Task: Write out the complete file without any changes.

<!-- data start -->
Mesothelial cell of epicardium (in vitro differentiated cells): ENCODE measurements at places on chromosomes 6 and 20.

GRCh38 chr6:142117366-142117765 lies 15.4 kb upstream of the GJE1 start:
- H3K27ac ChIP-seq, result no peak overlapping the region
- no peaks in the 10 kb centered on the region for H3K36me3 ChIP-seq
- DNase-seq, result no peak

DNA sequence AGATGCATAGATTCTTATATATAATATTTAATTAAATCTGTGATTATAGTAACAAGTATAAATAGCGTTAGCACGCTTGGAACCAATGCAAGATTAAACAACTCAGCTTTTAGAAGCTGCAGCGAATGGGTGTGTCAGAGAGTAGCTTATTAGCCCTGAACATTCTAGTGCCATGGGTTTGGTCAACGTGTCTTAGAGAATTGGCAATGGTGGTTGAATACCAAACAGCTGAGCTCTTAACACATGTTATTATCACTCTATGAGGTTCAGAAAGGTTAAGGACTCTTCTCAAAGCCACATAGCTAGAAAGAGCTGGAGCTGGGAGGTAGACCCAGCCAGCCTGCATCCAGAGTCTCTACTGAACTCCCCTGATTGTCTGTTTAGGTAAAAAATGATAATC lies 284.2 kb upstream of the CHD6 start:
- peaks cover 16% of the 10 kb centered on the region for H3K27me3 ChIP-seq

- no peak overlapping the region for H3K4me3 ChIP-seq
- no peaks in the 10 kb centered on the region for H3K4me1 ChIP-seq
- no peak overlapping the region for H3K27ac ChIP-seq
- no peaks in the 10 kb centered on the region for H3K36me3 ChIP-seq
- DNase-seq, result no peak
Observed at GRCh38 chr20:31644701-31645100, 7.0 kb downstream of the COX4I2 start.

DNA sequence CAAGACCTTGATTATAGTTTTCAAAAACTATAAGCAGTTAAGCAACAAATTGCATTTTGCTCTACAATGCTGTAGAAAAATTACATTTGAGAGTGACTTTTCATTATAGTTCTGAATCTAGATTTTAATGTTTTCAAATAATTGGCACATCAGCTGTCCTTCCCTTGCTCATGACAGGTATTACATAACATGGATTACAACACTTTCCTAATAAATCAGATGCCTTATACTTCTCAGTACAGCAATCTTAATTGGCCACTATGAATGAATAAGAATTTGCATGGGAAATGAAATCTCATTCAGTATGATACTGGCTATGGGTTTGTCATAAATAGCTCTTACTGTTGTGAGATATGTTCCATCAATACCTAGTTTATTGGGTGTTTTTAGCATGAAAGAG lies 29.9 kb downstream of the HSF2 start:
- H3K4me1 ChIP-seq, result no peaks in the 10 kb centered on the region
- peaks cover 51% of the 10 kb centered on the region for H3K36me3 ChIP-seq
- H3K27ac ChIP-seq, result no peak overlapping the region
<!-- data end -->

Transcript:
Mesothelial cell of epicardium (in vitro differentiated cells): ENCODE measurements at places on chromosomes 6 and 20.

GRCh38 chr6:142117366-142117765 lies 15.4 kb upstream of the GJE1 start:
- H3K27ac ChIP-seq, result no peak overlapping the region
- no peaks in the 10 kb centered on the region for H3K36me3 ChIP-seq
- DNase-seq, result no peak

DNA sequence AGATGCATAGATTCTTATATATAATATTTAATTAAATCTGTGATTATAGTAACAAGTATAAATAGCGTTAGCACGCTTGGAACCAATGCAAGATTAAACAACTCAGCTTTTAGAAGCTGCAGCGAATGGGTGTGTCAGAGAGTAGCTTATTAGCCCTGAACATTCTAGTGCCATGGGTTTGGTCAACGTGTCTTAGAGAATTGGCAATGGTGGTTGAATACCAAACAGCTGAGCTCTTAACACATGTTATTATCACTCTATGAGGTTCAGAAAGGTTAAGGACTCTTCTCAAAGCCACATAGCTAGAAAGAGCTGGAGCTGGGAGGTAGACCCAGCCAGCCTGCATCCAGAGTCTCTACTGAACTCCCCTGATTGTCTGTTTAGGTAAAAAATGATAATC lies 284.2 kb upstream of the CHD6 start:
- peaks cover 16% of the 10 kb centered on the region for H3K27me3 ChIP-seq

- no peak overlapping the region for H3K4me3 ChIP-seq
- no peaks in the 10 kb centered on the region for H3K4me1 ChIP-seq
- no peak overlapping the region for H3K27ac ChIP-seq
- no peaks in the 10 kb centered on the region for H3K36me3 ChIP-seq
- DNase-seq, result no peak
Observed at GRCh38 chr20:31644701-31645100, 7.0 kb downstream of the COX4I2 start.

DNA sequence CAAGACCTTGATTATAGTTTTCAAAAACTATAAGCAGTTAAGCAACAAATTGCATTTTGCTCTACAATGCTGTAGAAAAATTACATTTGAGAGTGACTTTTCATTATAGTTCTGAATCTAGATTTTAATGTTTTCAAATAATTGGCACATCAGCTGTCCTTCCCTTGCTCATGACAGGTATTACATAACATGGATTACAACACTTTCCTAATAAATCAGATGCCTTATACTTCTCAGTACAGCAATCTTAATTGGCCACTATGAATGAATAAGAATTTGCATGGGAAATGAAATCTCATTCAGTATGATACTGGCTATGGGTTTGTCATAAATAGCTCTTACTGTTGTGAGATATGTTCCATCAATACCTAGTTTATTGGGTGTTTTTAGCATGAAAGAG lies 29.9 kb downstream of the HSF2 start:
- H3K4me1 ChIP-seq, result no peaks in the 10 kb centered on the region
- peaks cover 51% of the 10 kb centered on the region for H3K36me3 ChIP-seq
- H3K27ac ChIP-seq, result no peak overlapping the region